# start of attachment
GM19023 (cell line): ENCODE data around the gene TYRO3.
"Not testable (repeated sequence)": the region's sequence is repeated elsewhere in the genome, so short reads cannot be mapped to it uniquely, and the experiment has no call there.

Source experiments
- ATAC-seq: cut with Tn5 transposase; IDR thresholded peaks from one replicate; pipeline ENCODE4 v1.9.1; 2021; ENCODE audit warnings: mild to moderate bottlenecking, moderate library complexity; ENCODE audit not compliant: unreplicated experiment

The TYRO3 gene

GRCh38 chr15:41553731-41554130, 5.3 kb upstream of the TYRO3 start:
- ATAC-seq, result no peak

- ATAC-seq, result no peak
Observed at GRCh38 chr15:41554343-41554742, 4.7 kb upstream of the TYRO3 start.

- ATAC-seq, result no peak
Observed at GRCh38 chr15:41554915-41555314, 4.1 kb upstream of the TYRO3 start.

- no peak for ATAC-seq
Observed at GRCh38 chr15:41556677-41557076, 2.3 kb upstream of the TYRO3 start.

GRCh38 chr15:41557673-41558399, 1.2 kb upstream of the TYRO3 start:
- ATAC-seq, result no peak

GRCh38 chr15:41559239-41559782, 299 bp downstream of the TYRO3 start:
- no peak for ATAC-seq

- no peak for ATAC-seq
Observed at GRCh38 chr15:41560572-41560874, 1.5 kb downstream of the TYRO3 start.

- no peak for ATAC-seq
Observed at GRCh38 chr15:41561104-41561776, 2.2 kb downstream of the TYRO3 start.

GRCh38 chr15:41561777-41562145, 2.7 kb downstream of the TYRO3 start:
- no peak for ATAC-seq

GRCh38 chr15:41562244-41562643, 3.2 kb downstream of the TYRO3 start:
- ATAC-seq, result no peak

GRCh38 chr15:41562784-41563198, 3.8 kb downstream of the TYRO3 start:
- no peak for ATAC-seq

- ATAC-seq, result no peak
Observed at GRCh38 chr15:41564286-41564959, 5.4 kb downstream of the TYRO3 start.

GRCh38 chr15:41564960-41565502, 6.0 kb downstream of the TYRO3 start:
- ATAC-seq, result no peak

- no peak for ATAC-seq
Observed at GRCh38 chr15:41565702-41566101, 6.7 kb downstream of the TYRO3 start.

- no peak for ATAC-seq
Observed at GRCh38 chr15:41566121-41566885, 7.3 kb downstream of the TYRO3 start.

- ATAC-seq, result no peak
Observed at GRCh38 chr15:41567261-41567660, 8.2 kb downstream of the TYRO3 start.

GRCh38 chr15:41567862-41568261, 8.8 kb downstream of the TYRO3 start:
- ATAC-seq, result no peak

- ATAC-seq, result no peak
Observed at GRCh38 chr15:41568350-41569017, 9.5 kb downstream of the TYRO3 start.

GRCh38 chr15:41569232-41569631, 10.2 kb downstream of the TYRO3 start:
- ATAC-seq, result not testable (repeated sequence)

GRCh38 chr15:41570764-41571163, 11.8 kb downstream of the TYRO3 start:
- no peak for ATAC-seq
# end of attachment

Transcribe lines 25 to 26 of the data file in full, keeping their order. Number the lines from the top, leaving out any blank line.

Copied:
- ATAC-seq, result no peak

GRCh38 chr15:41562784-41563198, 3.8 kb downstream of the TYRO3 start: